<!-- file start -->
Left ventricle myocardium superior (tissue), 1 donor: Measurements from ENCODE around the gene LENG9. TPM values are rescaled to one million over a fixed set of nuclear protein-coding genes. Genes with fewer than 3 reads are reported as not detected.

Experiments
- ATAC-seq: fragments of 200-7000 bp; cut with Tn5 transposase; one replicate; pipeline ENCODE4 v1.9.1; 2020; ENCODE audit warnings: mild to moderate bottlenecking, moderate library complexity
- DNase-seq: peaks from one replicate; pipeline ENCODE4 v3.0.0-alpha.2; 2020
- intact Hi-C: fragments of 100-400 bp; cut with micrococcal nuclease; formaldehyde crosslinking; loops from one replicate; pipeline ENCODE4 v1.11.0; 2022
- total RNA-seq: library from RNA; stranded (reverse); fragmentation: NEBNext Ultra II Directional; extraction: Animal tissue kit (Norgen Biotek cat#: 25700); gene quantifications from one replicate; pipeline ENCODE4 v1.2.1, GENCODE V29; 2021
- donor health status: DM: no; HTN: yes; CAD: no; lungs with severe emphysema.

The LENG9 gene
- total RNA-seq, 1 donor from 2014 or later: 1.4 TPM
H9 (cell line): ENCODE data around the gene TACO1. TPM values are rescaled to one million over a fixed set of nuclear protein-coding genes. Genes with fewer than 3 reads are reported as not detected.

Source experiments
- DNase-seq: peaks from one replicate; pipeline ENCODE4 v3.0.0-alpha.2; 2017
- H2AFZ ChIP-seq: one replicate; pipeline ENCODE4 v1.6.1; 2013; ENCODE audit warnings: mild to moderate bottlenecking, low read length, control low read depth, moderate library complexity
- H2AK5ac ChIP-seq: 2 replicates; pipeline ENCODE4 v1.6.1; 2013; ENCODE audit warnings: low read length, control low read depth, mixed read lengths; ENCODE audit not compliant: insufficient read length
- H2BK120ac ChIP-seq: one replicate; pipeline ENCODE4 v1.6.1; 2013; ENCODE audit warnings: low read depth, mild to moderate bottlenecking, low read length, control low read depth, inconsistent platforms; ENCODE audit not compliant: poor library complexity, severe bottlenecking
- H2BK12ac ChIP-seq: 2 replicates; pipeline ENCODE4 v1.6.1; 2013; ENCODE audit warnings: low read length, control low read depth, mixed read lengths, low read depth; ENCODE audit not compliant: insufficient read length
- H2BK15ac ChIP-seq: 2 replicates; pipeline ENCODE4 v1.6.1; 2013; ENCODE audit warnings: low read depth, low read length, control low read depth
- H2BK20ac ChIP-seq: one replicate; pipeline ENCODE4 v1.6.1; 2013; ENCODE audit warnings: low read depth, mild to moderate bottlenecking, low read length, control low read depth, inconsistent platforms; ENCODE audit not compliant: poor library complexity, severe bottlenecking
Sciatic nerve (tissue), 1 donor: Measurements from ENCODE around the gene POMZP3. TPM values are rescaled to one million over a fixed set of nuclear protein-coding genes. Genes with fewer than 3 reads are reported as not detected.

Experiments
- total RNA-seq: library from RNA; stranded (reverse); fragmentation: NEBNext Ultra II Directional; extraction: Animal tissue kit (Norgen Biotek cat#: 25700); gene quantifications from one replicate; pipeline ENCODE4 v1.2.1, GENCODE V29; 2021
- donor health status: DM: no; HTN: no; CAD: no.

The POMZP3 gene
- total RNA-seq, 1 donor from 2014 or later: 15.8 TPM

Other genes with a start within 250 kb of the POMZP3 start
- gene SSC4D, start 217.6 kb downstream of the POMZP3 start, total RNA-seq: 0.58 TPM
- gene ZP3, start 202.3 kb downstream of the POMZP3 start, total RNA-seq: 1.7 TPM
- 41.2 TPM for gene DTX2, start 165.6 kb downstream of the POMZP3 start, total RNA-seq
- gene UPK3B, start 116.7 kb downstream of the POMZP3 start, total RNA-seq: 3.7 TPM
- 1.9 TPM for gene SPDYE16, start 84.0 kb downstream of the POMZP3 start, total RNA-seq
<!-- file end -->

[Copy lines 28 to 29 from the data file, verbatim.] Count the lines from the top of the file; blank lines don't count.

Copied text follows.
- 41.2 TPM for gene DTX2, start 165.6 kb downstream of the POMZP3 start, total RNA-seq
- gene UPK3B, start 116.7 kb downstream of the POMZP3 start, total RNA-seq: 3.7 TPM